The Algona Upper Des Moines from Algona, Iowa on October 19, 1898 · Page 3
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The Algona Upper Des Moines from Algona, Iowa · Page 3

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Algona, Iowa
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Wednesday, October 19, 1898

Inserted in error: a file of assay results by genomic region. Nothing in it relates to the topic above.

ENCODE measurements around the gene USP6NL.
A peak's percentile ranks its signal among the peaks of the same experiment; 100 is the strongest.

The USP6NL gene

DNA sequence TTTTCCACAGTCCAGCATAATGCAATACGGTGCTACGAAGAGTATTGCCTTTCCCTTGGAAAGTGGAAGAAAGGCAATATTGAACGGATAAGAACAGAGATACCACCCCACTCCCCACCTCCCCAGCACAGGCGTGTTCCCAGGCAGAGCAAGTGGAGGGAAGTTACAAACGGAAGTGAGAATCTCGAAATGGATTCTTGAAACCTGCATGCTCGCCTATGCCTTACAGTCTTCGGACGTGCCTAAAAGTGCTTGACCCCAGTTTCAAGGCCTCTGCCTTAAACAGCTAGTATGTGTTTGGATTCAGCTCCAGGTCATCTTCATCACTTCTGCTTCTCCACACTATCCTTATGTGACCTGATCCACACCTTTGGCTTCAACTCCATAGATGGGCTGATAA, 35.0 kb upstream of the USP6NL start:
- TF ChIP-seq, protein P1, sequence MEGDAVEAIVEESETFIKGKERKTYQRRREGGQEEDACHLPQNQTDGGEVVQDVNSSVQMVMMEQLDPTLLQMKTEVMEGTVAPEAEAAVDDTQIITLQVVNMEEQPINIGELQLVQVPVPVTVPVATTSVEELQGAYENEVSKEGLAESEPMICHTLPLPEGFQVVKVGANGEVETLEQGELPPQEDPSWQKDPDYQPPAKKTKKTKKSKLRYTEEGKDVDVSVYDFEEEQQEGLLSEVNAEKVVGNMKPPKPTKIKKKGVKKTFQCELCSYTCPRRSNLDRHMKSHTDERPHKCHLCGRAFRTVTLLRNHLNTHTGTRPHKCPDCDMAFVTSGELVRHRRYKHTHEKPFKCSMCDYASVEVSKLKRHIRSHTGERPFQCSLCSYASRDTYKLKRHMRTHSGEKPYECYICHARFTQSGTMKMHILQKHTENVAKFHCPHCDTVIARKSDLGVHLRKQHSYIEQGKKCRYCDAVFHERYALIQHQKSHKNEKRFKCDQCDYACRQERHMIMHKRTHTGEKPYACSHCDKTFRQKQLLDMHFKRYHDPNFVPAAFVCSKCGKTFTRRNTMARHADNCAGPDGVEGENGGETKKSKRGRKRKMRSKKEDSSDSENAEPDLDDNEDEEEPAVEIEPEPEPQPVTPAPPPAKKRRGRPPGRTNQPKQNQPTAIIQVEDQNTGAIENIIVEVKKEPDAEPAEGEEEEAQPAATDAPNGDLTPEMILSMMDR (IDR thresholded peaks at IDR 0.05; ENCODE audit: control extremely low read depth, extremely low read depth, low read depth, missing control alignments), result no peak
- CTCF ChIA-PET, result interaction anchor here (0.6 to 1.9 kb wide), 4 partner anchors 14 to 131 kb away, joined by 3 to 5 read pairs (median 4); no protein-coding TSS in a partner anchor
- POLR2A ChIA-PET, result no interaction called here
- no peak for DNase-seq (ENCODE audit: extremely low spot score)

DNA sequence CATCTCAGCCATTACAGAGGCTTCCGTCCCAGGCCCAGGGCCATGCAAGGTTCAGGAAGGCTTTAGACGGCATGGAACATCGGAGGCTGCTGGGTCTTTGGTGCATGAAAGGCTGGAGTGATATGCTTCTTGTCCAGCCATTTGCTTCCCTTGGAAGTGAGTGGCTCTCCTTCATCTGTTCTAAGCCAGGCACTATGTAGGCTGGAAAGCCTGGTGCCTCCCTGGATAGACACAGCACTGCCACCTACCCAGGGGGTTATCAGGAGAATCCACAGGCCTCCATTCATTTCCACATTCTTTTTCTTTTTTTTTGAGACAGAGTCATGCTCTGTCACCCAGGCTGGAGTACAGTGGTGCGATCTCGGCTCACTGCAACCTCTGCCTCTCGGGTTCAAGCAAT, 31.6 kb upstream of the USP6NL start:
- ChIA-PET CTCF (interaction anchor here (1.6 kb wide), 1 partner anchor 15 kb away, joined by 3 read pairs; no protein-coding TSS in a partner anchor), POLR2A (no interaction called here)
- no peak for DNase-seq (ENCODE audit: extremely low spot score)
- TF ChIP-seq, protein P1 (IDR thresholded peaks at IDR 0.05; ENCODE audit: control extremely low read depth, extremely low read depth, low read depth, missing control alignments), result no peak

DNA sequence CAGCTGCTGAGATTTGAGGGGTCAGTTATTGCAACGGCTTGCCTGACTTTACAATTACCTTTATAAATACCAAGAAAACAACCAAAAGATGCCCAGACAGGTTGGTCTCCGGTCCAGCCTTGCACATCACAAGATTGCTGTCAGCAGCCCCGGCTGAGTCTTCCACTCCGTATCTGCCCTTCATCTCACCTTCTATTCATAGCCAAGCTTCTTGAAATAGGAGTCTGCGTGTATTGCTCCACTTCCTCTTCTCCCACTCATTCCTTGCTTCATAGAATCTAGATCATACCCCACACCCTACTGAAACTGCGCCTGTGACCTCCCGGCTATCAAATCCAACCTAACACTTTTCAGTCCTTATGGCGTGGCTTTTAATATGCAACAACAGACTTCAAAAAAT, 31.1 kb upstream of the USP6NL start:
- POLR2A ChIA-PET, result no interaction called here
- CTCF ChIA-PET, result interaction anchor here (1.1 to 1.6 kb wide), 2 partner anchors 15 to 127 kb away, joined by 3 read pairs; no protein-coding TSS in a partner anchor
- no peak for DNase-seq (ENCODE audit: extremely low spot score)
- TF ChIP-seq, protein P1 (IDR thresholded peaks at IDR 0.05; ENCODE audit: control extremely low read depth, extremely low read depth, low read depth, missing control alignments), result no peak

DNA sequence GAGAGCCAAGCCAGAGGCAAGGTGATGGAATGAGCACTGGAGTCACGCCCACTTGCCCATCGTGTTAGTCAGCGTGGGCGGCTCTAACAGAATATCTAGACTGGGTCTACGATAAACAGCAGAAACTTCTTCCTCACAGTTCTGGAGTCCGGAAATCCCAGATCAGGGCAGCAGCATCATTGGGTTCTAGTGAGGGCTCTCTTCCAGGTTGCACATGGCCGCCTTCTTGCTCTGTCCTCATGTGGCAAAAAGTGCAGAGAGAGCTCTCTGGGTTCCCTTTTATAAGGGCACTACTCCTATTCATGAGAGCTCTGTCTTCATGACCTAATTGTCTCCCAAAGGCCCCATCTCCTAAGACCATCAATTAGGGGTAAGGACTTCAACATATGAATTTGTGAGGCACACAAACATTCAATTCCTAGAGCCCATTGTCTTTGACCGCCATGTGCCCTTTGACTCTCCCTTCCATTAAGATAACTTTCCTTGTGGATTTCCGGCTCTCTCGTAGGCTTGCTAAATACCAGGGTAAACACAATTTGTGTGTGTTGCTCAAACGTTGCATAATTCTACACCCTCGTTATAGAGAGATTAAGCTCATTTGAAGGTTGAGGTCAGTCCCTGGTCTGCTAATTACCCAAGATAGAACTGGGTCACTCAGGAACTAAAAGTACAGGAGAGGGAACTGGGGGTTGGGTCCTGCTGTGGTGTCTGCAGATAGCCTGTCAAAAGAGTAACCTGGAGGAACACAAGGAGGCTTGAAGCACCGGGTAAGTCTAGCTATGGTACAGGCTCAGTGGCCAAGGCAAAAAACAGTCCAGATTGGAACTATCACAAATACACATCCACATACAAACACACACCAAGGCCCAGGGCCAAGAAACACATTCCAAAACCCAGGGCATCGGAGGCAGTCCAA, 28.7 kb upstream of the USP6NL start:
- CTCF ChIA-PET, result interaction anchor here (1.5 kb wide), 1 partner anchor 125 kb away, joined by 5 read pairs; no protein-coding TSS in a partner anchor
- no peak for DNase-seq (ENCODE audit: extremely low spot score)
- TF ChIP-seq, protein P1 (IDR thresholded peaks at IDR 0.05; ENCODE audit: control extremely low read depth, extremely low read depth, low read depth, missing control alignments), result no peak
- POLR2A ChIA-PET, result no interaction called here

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* 7- UPPEB DBSMOINBSi ALGONA IOWA. WEDNESDAY OCToBEft 19, 1898 A Brave Coward. By Robert Louis Stevenson. tr CI * APTER "—(Continued.) My wife and I, a man and a Woman, nave often agreed to wonder how a person could be at the same time so handsome and so repulsive as Northmour. He had the appearance of a finished gentleman; his face bore every mark of intelligence and courage, but you only had to look at him, even In his most amiable moment, to see that he had the temper of a slave captain. I never knew a character that was both explosive and revengeful to the same degree; he combined the vivacity of the South with the sustained and deadly hatreds of the North; and both traits were plainly written on his face, which was a sort of danger signal. In person he was tall, strong and active; his hair and complexion very dark; Ms features handsomely designed, but spoiled by a menacing expression. At that moment he was somewhat paler than by nature; he wore a heavy frown; and his lips worked, and lie •looked sharply round as he walked.like a man besieged with apprehensions. And yet I thought he had a look of triumph underlying all l as though he had already done much, and was near the end of an achievement. • Partly from a scruple of delicacy— which I dare say came too late—partly from the pleasure of startling an acquaintance, I desired to make my presence known to him without delay. • I got suddenly to my feet, and stepped forward. "Northmour!" said I. ! I have never had BO shocking a surprise in all my days. He leaped on me without a word; something shone in his hand; and he struck for my heart with a dagger. At the same moment I knocked him head over heels. Whether it was my quickness, or his own uncertainty, I know not; but the blade only grazed my shoulder, while the hilt and his flst struck me violently on the mouth. I fled,' but not far. I had often and often observed the capabilities of the sand hills for protracted ambush on stealthy advances and retreats; and, not ten yards from the scene of the scuffle, plumped down again upon the grass. The lantern had fallen and gone out. But what was my astonishment to see Northmour slip at a bound into the pavilion, and hear him bar the door behind him with a clang of iron! He had not pursued me. He had run 'away. Northmour, whom I knew for •the most implacable and daring of men, had run away! • As I thus stood transfixed with wonder, I began to grow painfully conscious of the injuries I had received in the scuffle; I skulked around among the sand hills; and, by a devious path, regained the shelter of the wood. On the way, the old nurse passed again within several yards of me, still carrying her lantern, on the return journey to the mansion house of Graden. This made a seventh suspicious feature in the case. Northmour and his guests, it appeared, were to cook and do the cleaning for themselves, while the old woman continued to inhabit the big empty barrack among the policies. There must surely be great cause for secrecy, when so many inconveniences were confronted to preserve it. So thinking, I made my way to the den. For greater security, I trod out .the embers of the fire, and lit my lantern to examine the wound upon my shoulder. It was a trifling hurt, though it bled freely, and I dressed it as well as I could (for its position made it difficult to reach) with some rags and cold water from the spring. While I was thus busied, I mentally declared war against Northmour and his mystery. beach when I saw him take forcible possession of her hand. She struggled, and uttered a cry that was al* most a scream. I sprang to my feet, unmindful of my strange position; but, ere I had taken a step I saw North- mour bare-headed and bowing very low, as if to apologize; and dropped again at once into my ambush. A few words were interchanged, and then, with another bow, he left the beach to return to the pavilion. He passed not far from me, and I could see him, flushed and lowering, and cutting savagely with his cane among the grass. It was not without satisfaction that I recognized my own handiwork In the great cut under his right eye, and a considerable discoloration around the socket. For some time the girl remained where he had left her, looking out past the islet and over the bright sea. Then with a start as one who throws oft preoccupation and puts energy again upon its metal, she broke into a rapid and decisive walk. She also was much incensed by what had passed. She had forgotten where she was. And I beheld her walk straight into the borders of the quicksand where it is most abrupt and dangerous. Two or three steps further and her life would have been in serious jeopardy, when I slid down the face of the sand hill, which is there precipitous, and, running half way forward, called to her to stop. She did so, and turned round. There was not a tremor of fear in her behavior, and she marched directly up to me like a queen. "What does this mean?" she asked. "You were walking," I told her, "directly into Graden Floe." "You do not belong to these parts," she said again. "You speak like an educated man. What do you mean— you, a gentleman—by skulking like a spy about this desolate place? Tell me," she said, "who is it you hate?" "I hate no one," I answered, "and I fear no one face to face. My name is Cassiiis—Frank Cassilis. I lead the life of a vagabond for my own good pleasure. I am one of Northmour's oldest friends, and three nights ago when I addressed him on these links he stabbed me in the shoulder with a knife." "It was you!" she said. "Why he did so," I continued,, disregarding the interruption, "is more than I can guess and more than I care to. know. I have not many friends, nor am I very susceptible to friendship, but no man shall drive me from a place by terror. I had camped in Graden Sea-wood ere he came; I camp iu it still. If you think I mean harm to you or yours, madam, the remedy is in your hand. Tell him that my camp is in the Hemlock Den, and to-night he can stab me in safety while I sleep." With this I doffed my cap to her and scrambled up once more among the sand hills. I do not know why, but I felt a prodigious sense of injustice and felt like a hero and a martyr; while, as a matter of fact, I had not a word to say in my defense nor so much as one plausible reason to offer for my conduct. Next day she came out about the same hour alone, and, as soon as tho sand hills concealed her from the pavilion, drew nearer to the edge, and CHAPTER III. For two days I skulked round the pavilion, profiting by the uneven surface of the links. I became an adept in the necessary tactics. These low hillocks and shallow dells, running one into another, became a kind of cloak of darkness for my enthralling, but perhaps dishonorable, pursuit. Yet, in spite of this advantage, I could learn but little of Northmour or his guests. •i Sometimes I thought the tall man must be confined to bed, for I remembered the feebleness of his gait; and sometimes I thought he must have gone clear away, and that Northmour and the young lady'remained alone together in the pavilion. The idea, even then, displeased me. Whether or not this pair were man and wife I had seen abundant reason to doubt the friendliness of their relation. Although I coujd hear nothing of what they said, and rarely so much as glean a decided expression on the face of either, there was a distance, almost a stiffness, in their bearing which showed them to be either unfamiliar or at enmity. On the morning of the third day she walked alone for some time, and I perceived! to my great concern, that she was more than once in tears. You will see that my heart was already interested more than I supposed. She had a-firm yet airy motion of the body, and earned her head with unimagin-r able grace; every step was a thing to look at, and she seemed in my eyes to breathe sweetness and distinction. The day was so agreeable, being calm and, (sunshiny, with a tranquil sea, 9.nd yet with a healthful piquancy vigor in the air, that, contrary to custom, she was tempted forth a second time to walk, On this occasion she JWRB accompanied by Northmour, and had beeo but 9 sboj-t while on the called me by name in guarded tones. I was astonished to observe that she was deadly pale, and seemingly under the influence of strong emotion. "Mr. Cassilis!" she cried; "Mr Cassilis!" I appeared at once, and leaped down upon the beach. .A remarkable air of relief overspread her countenance as soon as she saw me. "Oh!" she cried, with a hoarse sound, like one whose bosom has been lightened of weight. And then, "Thank God, you are still safe!" she added; "I knew if you were you would be here. Promise me that you will sleep no longer in that wood. You do not think how I suffer; all Jast night I could not sleep for thinking of your peril." "Peril?" I repeated. "Peril from whom? From Northmour?" "Not so," she said. "Did you think I would tell him after what you said?" "Not from Northmour?" I repeated. "Then how? From whom? I see none to be afraid of." "You must not ask me," was her reply, "for I am not free to tell you. Only believe me, and go hence—believe me, and go away quickly, quickly, for your life!" An appeal to his alarm is never a good plan to rid one's seif of a spirited young man. My obstinacy was but Increased by what she said, and I made it a point of honor to remain. And her solicitude for my safety still more confirmed me in the resolve. "You must not think me inquisitive, madam," I replied; "but if Graden is so dangerous a place you yourself perhaps remain here at some risk." She only looked at me reproachfully. "You and your father"—but she interrupted me almost with a gasp. "My father! How do you know that?" she cried. "I saw you together when you landed," was my answer; and I do not know why, but it seemed satisfactory to both of us, as indeed it was the truth. "But," I continued, "you need have no fear from me. I see you have some reason to be secret, and, you may believe me, your secret is ae safe with me as if I were in Graden Floe. I have scarce spokeo to any one for years. My horse is my only companion, even he, poor beast, is not beside it i. You see,' then, you may count on n p for silence. So tell me the truth, m. dear young lady, are you not in danger?" "Mr. Northmour says yoit are an honorable man," she returned, "and-1 believe It when I see you. I will tell you so much, you are right; we are in dreadful, dreadful danger, and you share it by remaining where you are." "Ah!" said I; "you have heard of me from Northmour? And he gives me a good character?" "I asked him about you last night," was her reply. "I pretended," she hesitated, "I pretended to have met you long ago and spoken to you of him. It was not true; but I could not help myself without betraying you and you had put me in a difllculty. He praiaed you highly." "And—you may permit me one question—does this danger come from Northmour?" I asked. "From Mr. Northmour?" she cried. "Oh, no; he stays with us to share it." "While you propose that I should run away?" I said. "You do not rate me very high. "Why should you stay?" she asked. "You are no friend of ours." I know not what came over me, for I had not been conscious of a similar weakness since I was a child, but I was so mortified by this retort that my eyes pricked and filled with tears as I continued to gaze upon her face. "No, no," she said in a changed vpice; "I did not mean the words unkindly." "It was I who offended," I said; and I held out my hand with a look of appeal that somehow touched her, for she gave me hers at once and even eagerly. I held it for awhile in mine and gazed into her eyes. It was she who first tore her hand away and, forgetting all about her request and the promise she had sought to extort, ran at the top of her speed and without turning till she was out of sight. And then I knew that I loved her, and thought in my glad heart that she —she herself—was not indifferent to my suit. Many a- time she has denied it in after days, but it was with a smiling but not a serious denial. The following day we again met. The next, and that was tho fourth day of our acquaintance, we met in the same spot, but early in the morning, with much familiarity, and yet much timidity on either side. When she had once more spoken about my danger and that, I understood, was her excuse for coming—I, who had prepar ed a great deal of talk during the night began to tell her how highly I valued her said interest, and how no one had ever cared to hear about my life, nor had I ever cared to relate it, before yesterday. Suddenly she interrupted me, saying with vehemence: "And yet, if you knew who I was you would not so much as speak tc> me!" I told her such a thought was madness, and, little as we had met, I counted her already a dear friend; 'but my protestations seemed only to make her more desperate. "My father is in hiding!" she cried. "My dear," I said, forgetting for the first time to add "young lady," "what do I care? If he were in hiding twenty times over, would it make one thought of change in you?" "Ah, but the cause?" she cried, "the cause! It is—" she faltered for a sec' ond—"it is disgraceful to us." (To be continued.) III K Tho Ditngcrous Bono. "I have sometimes wondered whether, a fever would affect a man today as it did in war time." said the veteran, "My experience isn't very extensive.but I wouldn't care to be a trained nurse if all typhoid convalescents resembled Jim Bolles. Our command was scouting in Southern Tennessee, covering a good deal of ground on a basis of very slim rations. Jim's acquaintance wLh field hospitals had not been wholly delightful, I imagine, and he reported for duty when he had 'hardly any symptoms of recovery but an appetite. Rusty ham and hardtack didn't seem to do Jim much good. He ate them, but they left him looking thinner and hungrier than ever. Two of the boys had captured a chicken somewhere, and had stolen away by themsedves for a quiet feast. Wandering lonesomely around, Jim discovered them. He stood and looked at the chicken, spitted on a ramrod and roasting over a fence rail fire. The boys were hungry, too, and they didn't say a word. 'Did you ever see two dogs quarreling over a bone, Dan?' Jim asked at length. 'Yes,' 'Well, pretty soon you may see a bone quarreling over two dogs,' he added. 'And I'll be the bone.' They divided the chicken." Africa's Ancient Sen, Recent studies of the animal life of Lake Tanganyika has shown that that lake differs from all other African lakes in possessing inhabitants fliat belong to oceanic species. Still, those singular denizens of Lake Tanganyika are not exactly like the marine organisms of the present day, and the conclusion is drawn that a sea, connected with the open ocean, once occupied the part of Africa where Tanganyika now lies, and that the lake is the last remnant of the ancient sea. Clearing House Payments Larger Than in 1892, AUTUMN BUSINESS IS BRISK, Complaint!! Jttndft that lit Almost Branch of Commerce There Id a Narrower Margin ot Froftt Than Should Rcasomibly Be fcipcctetl. New York, Oct. 17.—R. O. DmT& Co.'s weekly review of trade says: "With actual payments through clearing houses 19.2 per cent large? than in the same week of 1892, it cannot be said 'that business is in any sense falling off, and yet many are complaining because the amount realized as profit is smaller than was formerly realized in good times. In almost every branch of business trade Is now transacted on a narrower margin of profit than in any other time of fair prosperity. "Failures for tho week were 205 in the United States, against 223 last year, and 25 in Canada, against 36 last year." Bradstreet's says: "At most western centers an improvement in the retail and jobbing trade in seasonable dry goods, clothing and shoes is reported. Wheat, including flour, shipments for the week aggregate 4,729,995 bushels, against 5,397,224 last week. Corn exports aggregate 2,706,292, as against 3,364,710 last week." Admiral Sumption In Not III. Washington, Oct. 17.—In consequence of the recent newspaper statements to the effect that Admiral Sampson was in a bad state of health in Havana and would have to be relieved from further service on the Cuban evacuation commission, Secretary Long sent him a telegram asking as to the truth of the matter. He has just received a telegraphic reply from Admiral Sampson saying briefly that there is no truth in the reports and that he is not ill. Plot Agalnat Emperor William. Alexandria, Egypt, Oct. 17.—The Alexandria police have arrested nine Italian anarchists, and have thereby frustrated a plot against Emperor William, now on his way to the Holy Land, to be present at the consecration of the Church of the Savior at Jerusalem. The arrests were made in consequence of a notification from the Italian consul-general at Cairo that two anarchists had left Cairo for Port Said. IHsmgroo us to Culmn I)obt. Paris, Oct. 17.—The New York World correspondent cables that the Joint commission sat for four hours Friday, and the whole time was occupied in discussing the Cuban debt, respecting which Spain is putting forward several alternative proposals without moving the American commissioners from their original position. The commission will reassemble Monday. Captain anil Mutn Drowned, Chicago, Oct. 17.—Carrying captain and mate down to their death, the schooner Churchill sunk in Lake Michigan, twenty-five miles off Waukegan yesterday afternoon, under the force of the season's fiercest storm. The four members of the crew, including a woman, were picked up by the steamer Majestic. The dead: Capt. Patrick Kane, Detroit; Mate John Hanson, Chicago. Depositors Will Not Owego, N. Y., Oct. 17.—Senator Platt, in speaking of the closing of the Tioga National bank, of which he is president, said that the shortage is about $50,000, and that tho depositors will be paid in full. He says the bank had on hand, when it closed Its doors, $80,000 in ready money and in New York balances. ]Te Wag Handicapped, Mr. Westlake says 'he didn't enjoy the basket picnic you got up at all. What was the trouble?" "It was all because he couldn.'t eat any of the pie. We forgot to take knives along," Jler Advantage. Mrs, Hiuks—"Does your husband ever complain when he gets home and finds that the dinner is cold?" Mrs. Puddy—"No; he always goes tQ the ball games." Spain M«y Iteo'ill Ii!;uic<i. Madrid, Oct. 17.—Tho Liberal says it is believed in official circles that Capt.-Gen. Blanco will return to Spain at an early date. The paper adds tflat "Blanco will not be the last Spaniard to exercise the supreme command in Cuba, for it is known that his relations with the government are strained." Cold Likely to Chock Fever. Jackson, Miss., Oct. 17.—The yellow fever situation is practically unchanged so far as the numoer of new cases is concerned. The thermometer, however, is ranging in the 50s, and there are strong hopes that the spread of the infection will be checked by the cool weather, even if there is no frost. Commodore Kautz at Ilia Post, San Francisco, Cal., Oct. 15.—Commodore Kautz, until recently in command of the naval training station at Newport, but who svas appointed by Secretary Long to command the Pacific BASEBALL SEASON ENDS. ta»t names in the National Flayed Today. Cleveland presented^hlcago a clea title for fourth place by losfng to Louisville yesterday. The ciosihgi games will be played today, and in eon sequence of the rainy weather yesterday there -will be double-headers al most everywhere on the circuit. The clubs In general finish about a might have been forecasted in mid summer, but & few shifts occurred In the closing fortnight. Philadelphia worked out of the second division, dls placing New York. Chicago supplant ed Pittsburg. Louisville had to climb too high a hill to surmount Plttsbtifg The final fight between Boston and Baltimore was hardly interesting, as the champions had a commanding lead Cincinnati slumped to about the posl tlon It deserved. Cleveland woulc have been a pennant-contender but for Its expatriation. The men stood the strain for a time, but weakened noticeably at the close and could not give Chicago an argument for the place. The second division clubs finish about in the order of their present ap parent strength, except for Louisville which improved startllngly near the close. Every game yesterday was postponed by rain or wet grounds except two at Louisville, where the home team divided victories with Cleveland Scores: Louisville 20015420 *•—14 Cleveland 100000001— SS Second game: Game called on account of darkness Cleveland 0 2 1 0 0 0 3—( Louisville 0 0 01 2 0 1 Games Today—Chicago at Plttsburg 1 (two games), Cleveland at Louisville Boston at Baltimore , (two games) Brooklyn at Philadelphia (two games), Washington at New York (two games) Weeding Out tlio Regiment* San Francisco, Cal., Oct. 15.—Con Merriam has Issued an order appointing Col. Wholloy, at Washington; Maj Rice, California heavy artillery; MaJ. Metcalf, Twentieth Kansas; Maj. Bayless, First Tennessee, and Maj. Can- First Washington, a board to examine into the capacity, qualifications, conduct, and efficiency of Capts. J. 13 Tower and C. N. Watson of the Kansas regiment. It appears that the efficiency of these officers has been questioned and under the provisions ol congress, with the approval of the colonel commanding, such a board may be appointed by the department commander. Fours Trouble In UUlnhomn. Washington, Oct. 15.—Capt. J. A. Gaston, Eighth cavalry, who has been stationed at Fort Sill, Oklahoma, thinks that troops will be needed in Oklahoma to prevent trouble by the Comanches and Klowas. The Indians have been drawing regular annuities from ,the government, but these have now ceased and they have not the means to maintain themselves. There are likely to be raids upon the stock of tho white men in the vicinity when the red men become hungry. Confession o( u Train Itobbnr. Kansas City, Mo., Oct. 15.—W. W. Lowe, the self-confessed Missouri Pacific train robber, has added to his confession the statement that he also had a hand in the hold-up of the Chicago & Alton passenger and mall train at Blue Cut on the night of Dec.. 23, 189G, and alleges that the notorious John Kennedy led the latter raid. Lowe alleges, further, that his share of the Alton robbery was $1,640, and that he spent ?1,500 of it In bribing juries to free Kennedy. Hankers Given Further Time, New York, Oct. 15.—The comptroller of the currency has given the officials of the Tradesmen's National bank of this city further time In which to make an effort to put the bank in a condition to meet all its obligations on demand. Some of the larger depositors have announced their willingness to accept certificates of deposit payable at a later date, in order that this result may be reached. I.uluyotto Day in Colorado, Denver, Col., Oct. 15.—Lieut.-Gov. Brush has issued a proclamation, prepared by Gov, Adams before going to Omaha, designating Wednesday, Oct. 19, as Lafayette day in the public schools. The teachers are requested to prepare for filling observations of the day and the school children are invited to contribute toward the cost of tho monument to be erected in Paris. Mrs. Slioruuin .Improved, Washington, Oct. 15.—The condition of Mrs, Sherman, wife of ex-Secretary of State John Sherman, is reported to be slightly improved today. She passed a fair night and has recovered consciousness, though she has not yet spoken to those about her. Her condition is still very critical. Named as Curzou'H Successor. London, Oct. 15.—The Rt.-Hon, St. John Broderick, member of parliament for the Guildford division of Surrey station In place of Admiral Miller re- I anfl under secretar i r of stat e for war, Mivwi Tina nwivari iioi-n „„,! _..,,' ' has been appointed under secretary nf tired, has arrived here and will assume the duties of his new command. Glass Fac tor lea to Itesuiuo Work. Alexandria, Ind., Oct. 17.—Notices were received by the glass factories here not to resume work. The trouble is due to the failure of the Cutters' and Flatteners' Union to reach an agreement with the manufacturers. The shut-down may continue indefinitely. Mrs. Lee'g Coutiltlou Low. Richmond, Va., Oct. J7.—Mrs, hugh Lee is very low, Geo, Lee not been permitted, tq see fee* hie arrival from Jacksonville, has been appointed under secretary state for foreign affairs in succession tc Lord Curzon of Kedieston, the new viceroy of India. Puna Uuudy for Strife. Pana, 111., Oct. 15.—All is quiet here ia mining circles. The negroes who failed to land at Virdeu may be brought to Pana. If they are trouble will follow. Tho militia and miners here are being posted hourly on ever) move made at Virdeo, Gen. Shatter at Sycamore, III,, get. J7.-£ea, THIS ftem the tietfolt One of tfie staunchost eapporter* ol tbf deep-*fcter way from the Ureat Lakes to the ocean, is Major A« C. Bishop, of ?18 Third A-V6., ttetrolf;, ft civil engineer ol •wide experience ftfid considerable pfomi nence in his profession. Me was assistant engineer oft the Hudson ttiver Railroad /. , and hag a large aeqtittifl- tniice among the business men and citbtenj of this city. Two yeats ago, for the first time, M&jai Bishop was in tho hospital. For two months he had the best of medical attendance bfil whiin he was discharged he wfts not like th« Major Bishop ot old. When asked renal-ding his health, he said: "When I had my lost spell of sickness atid came out of the hospital 1 was A sorry sight, 1 could flo* gain my strength, and could not walk ovei ft block for several weeks. "I noticed some articles in the newspapers i-e- gatdlngfir. WH' flams 1 Tlnk Pills for Pale People, which; couviacd me that they Were •worth trying aad bonghttwo boxes, I did not take them for my complexion but for strength. After using them I felt better, and know they did me worlds of good. 1 oat pleased to rocom- >,„, „„/,,„ inend them to in-' Major Bishop. va ii f i 8 wh o need a tonic to build up a shattered constitution. "A. C. DISIIOP." i Subscribed and sworn to before me this eighth day of Jnhtmry, 1S98. UOBBUT E. HULL, Jn., Notary Public, The pure, powerful vegetable Ingredients In Dr. WilliauiH' Pink Pills for Pale People supply the antidote for poisonous matter in tho blood and add HIOKO elements needed to build up body and brains. Many diseases long supposed by the medical profession to be incurable have Ruccutnbed to the potent influence of these pills. They can be taken by young or old, being harmless in their nature,y et powerful in ell minuting disease. No mnn lives a useless life. Ho may servo us nn example for others to avoid. Hera. A. U. "WysuN, Ex-TronBurer of the CJnited Htntos mid now President of the Onialia IXHIU and Trust Co., one of the largest negotiators of Western Mortgagee, writes: "To Whom This Comes, Greeting: I take pk'iumro in recommending tho virtues ot thu remedies prepared by tliel)r. 13. ,1. Kay Medical Co. Having known pi some remarkable cures of • Omaha people ull'uotod by tho use of Pr. Kay's Renovator ntid Dr. Kiiy'n l.ung Halm, 1 believe that those groat, remedies are worthy of tho confidence of tlio public." Thousands of the most prominent people In America know that the above are facts, and no remedies have affected BO lurgo a percent of cures. Bond for our large illustrated book. It has great value, but will be sent free. Dr. 13. J. Kay Medical Co.. Saratoga Springs, N, Y., uud Omalia, Kob. _ _ Tho girl who is wise never permits herself to appwu-inoi-e intelligent thuu tho man she is trying to entertain. JUotlior'B to vo Cnnnot euro Croup, nor Dipthoria, nor indeed any ot tlio numerous throat troubles. U'o liuow how to cure all of them, and it costs nothing to get our book; Write for it. Miico-BolvontJl'oujpaiiy, Chicago, 111. Surgeon — J don't know whether he will VK- able, to stand an operation. Physician— Is his heart weak? Surgeon — No; lie doesn't scum to have much money. There is economy in using Diamond "C" Soap in tho laundry in preference to other kinds. Miss Zephyr Adler, who is regarded us one of thu most beautiful women in Nnsbvillc, 'J'oini., has joined the Stil-- vation A'.-uiy. dn.-iilo Your ItowolH Wltli Un<tnnroei CiuiUy CuUiurtlc. euro coiisMimtloii I'orowr IDs 25o. 11 C c. C. full UruKK.BUiroluiia mouur. A Missouri paper complains that, nl- tboujfh its patrons have no difficulty in "remembering the Maine," many of them seem to bo unable to remember to pay their subscriptions. While there's life there's Soan— Diamond "C" Soap. Life insurance companies reject about three-fourths of tlio applicants who liave been p-ymnasts, because it has been found that most of tbeiq have strained their hearts by excessive exercise. Tiro luun'oHiiiiK ifiiiKllngg. Pictures of two interesting Baltimore and Ohio Railroad 'buildings have been reproduced in a recent issue of Truth. One is the building at Frederick, Md., which has been used since 1831 as a freight station, and which is still devoted to that purpose. In the little cupola of the building a bell once hung which was always rung on arrival of trains from Baltimore when horses were the motive power of the railroad. The other building ia the station at Mount Clare, Baltimore, and it is noted as being the location of the first telegraph office in the world. It was from this building that Professor Morse sent his celebrated message in 1844 to his friends iu Washington, forty miles away. Some fond mothers believe thpy could, ove their babies to death and some mean old bachelors wish they would. It's just as easy to buy Diamond "C" Soap as inferior kinds. Your grocer sells it, _^ If the leaves aro plucked from a ilao hush in the spring it will Lloorn gain in the fall, according to 1 a California woman who has tried the ixporiment. DUAII EDITOII:—jfyou know ol 1 asolloltorproQu- ssser, Iu your city or elsowfoere, especially u muu vho 1ms solicited for subscriptions. Insurance, nur- ery stock, books or tnilorjug, or a mnn who qau 1 ell goods, you will cojtfer u fivyor by toiling him t« o?rospouil with, UB: or « you will Insert tills notice n your paper unit auoli parties will out this uotloe ut ana mall to us, wo uwy be able to fur«lsU hem u gooa ppsltlpH In their own una a/iUoliilus puullos, Aadross, AMEltlCAN VVQOIjKM MjTJ^ QQ,. Cbtcffgo. The choicest of tobaccq grown in iftm cannot be purcliased, as it is VO' erved for the special use of the king and the 9lrief oflieers of state. Experiments made i a Paris show hivt an electric wagon costs 47 pep ent less to run than a horse wagm wd 8.? per cent less than tv petroleuHj motor, In New Yo.rU Pij>y there are private. u - !i -"' i»s,tjtutjo«3 which 7«lwtvti«w ent A